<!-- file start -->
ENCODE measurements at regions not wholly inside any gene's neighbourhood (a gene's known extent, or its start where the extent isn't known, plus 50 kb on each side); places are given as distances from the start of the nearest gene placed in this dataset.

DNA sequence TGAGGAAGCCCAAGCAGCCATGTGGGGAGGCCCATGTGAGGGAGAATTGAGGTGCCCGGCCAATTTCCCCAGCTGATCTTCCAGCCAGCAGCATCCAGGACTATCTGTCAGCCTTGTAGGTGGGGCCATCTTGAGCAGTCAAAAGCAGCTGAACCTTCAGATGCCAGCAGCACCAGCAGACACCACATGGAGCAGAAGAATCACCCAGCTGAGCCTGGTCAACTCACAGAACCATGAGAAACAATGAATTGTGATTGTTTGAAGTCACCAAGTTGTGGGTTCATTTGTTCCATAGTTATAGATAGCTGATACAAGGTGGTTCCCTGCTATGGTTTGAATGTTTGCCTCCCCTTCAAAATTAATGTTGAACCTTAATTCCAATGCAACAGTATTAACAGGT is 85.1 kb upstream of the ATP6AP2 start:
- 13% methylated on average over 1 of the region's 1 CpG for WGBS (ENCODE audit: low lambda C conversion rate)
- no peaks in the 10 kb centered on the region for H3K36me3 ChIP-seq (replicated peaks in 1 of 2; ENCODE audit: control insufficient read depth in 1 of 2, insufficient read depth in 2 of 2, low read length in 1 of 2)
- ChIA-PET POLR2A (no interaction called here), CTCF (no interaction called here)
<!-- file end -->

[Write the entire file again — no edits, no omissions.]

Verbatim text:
ENCODE measurements at regions not wholly inside any gene's neighbourhood (a gene's known extent, or its start where the extent isn't known, plus 50 kb on each side); places are given as distances from the start of the nearest gene placed in this dataset.

DNA sequence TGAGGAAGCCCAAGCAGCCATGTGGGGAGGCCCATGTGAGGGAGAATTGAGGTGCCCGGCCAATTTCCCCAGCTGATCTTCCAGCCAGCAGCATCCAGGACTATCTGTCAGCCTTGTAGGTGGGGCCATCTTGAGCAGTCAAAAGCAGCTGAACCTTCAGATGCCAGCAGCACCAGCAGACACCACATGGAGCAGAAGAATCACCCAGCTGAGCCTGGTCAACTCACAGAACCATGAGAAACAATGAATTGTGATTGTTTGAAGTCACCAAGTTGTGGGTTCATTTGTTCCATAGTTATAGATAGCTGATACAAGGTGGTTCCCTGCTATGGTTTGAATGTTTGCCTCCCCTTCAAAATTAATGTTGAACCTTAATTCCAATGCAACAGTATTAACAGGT is 85.1 kb upstream of the ATP6AP2 start:
- 13% methylated on average over 1 of the region's 1 CpG for WGBS (ENCODE audit: low lambda C conversion rate)
- no peaks in the 10 kb centered on the region for H3K36me3 ChIP-seq (replicated peaks in 1 of 2; ENCODE audit: control insufficient read depth in 1 of 2, insufficient read depth in 2 of 2, low read length in 1 of 2)
- ChIA-PET POLR2A (no interaction called here), CTCF (no interaction called here)